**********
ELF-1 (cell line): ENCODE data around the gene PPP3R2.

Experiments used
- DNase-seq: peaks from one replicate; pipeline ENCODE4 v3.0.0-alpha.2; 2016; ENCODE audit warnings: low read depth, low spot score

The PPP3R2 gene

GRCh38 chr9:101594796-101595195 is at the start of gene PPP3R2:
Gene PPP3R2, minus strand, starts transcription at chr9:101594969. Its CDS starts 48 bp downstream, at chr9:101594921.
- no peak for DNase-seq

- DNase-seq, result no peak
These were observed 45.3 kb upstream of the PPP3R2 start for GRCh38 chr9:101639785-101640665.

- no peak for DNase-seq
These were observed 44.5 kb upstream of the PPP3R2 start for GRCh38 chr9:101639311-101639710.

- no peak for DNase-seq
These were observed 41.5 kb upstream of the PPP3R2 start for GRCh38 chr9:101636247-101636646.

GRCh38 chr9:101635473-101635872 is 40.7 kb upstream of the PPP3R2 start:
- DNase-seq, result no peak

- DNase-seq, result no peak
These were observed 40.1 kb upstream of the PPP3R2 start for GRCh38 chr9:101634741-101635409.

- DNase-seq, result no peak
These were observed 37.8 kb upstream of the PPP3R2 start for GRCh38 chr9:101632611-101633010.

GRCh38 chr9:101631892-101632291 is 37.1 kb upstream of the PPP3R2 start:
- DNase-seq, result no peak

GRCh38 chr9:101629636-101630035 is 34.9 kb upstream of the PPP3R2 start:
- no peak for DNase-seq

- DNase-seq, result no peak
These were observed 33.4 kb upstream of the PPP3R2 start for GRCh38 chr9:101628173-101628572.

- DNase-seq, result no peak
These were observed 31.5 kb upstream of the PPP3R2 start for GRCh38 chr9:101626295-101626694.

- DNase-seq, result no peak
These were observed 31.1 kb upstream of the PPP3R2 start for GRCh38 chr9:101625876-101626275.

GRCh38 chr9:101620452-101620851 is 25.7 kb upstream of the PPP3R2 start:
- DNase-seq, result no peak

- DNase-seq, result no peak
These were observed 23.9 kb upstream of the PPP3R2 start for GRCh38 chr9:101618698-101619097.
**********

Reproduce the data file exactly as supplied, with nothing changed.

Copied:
ELF-1 (cell line): ENCODE data around the gene PPP3R2.

Experiments used
- DNase-seq: peaks from one replicate; pipeline ENCODE4 v3.0.0-alpha.2; 2016; ENCODE audit warnings: low read depth, low spot score

The PPP3R2 gene

GRCh38 chr9:101594796-101595195 is at the start of gene PPP3R2:
Gene PPP3R2, minus strand, starts transcription at chr9:101594969. Its CDS starts 48 bp downstream, at chr9:101594921.
- no peak for DNase-seq

- DNase-seq, result no peak
These were observed 45.3 kb upstream of the PPP3R2 start for GRCh38 chr9:101639785-101640665.

- no peak for DNase-seq
These were observed 44.5 kb upstream of the PPP3R2 start for GRCh38 chr9:101639311-101639710.

- no peak for DNase-seq
These were observed 41.5 kb upstream of the PPP3R2 start for GRCh38 chr9:101636247-101636646.

GRCh38 chr9:101635473-101635872 is 40.7 kb upstream of the PPP3R2 start:
- DNase-seq, result no peak

- DNase-seq, result no peak
These were observed 40.1 kb upstream of the PPP3R2 start for GRCh38 chr9:101634741-101635409.

- DNase-seq, result no peak
These were observed 37.8 kb upstream of the PPP3R2 start for GRCh38 chr9:101632611-101633010.

GRCh38 chr9:101631892-101632291 is 37.1 kb upstream of the PPP3R2 start:
- DNase-seq, result no peak

GRCh38 chr9:101629636-101630035 is 34.9 kb upstream of the PPP3R2 start:
- no peak for DNase-seq

- DNase-seq, result no peak
These were observed 33.4 kb upstream of the PPP3R2 start for GRCh38 chr9:101628173-101628572.

- DNase-seq, result no peak
These were observed 31.5 kb upstream of the PPP3R2 start for GRCh38 chr9:101626295-101626694.

- DNase-seq, result no peak
These were observed 31.1 kb upstream of the PPP3R2 start for GRCh38 chr9:101625876-101626275.

GRCh38 chr9:101620452-101620851 is 25.7 kb upstream of the PPP3R2 start:
- DNase-seq, result no peak

- DNase-seq, result no peak
These were observed 23.9 kb upstream of the PPP3R2 start for GRCh38 chr9:101618698-101619097.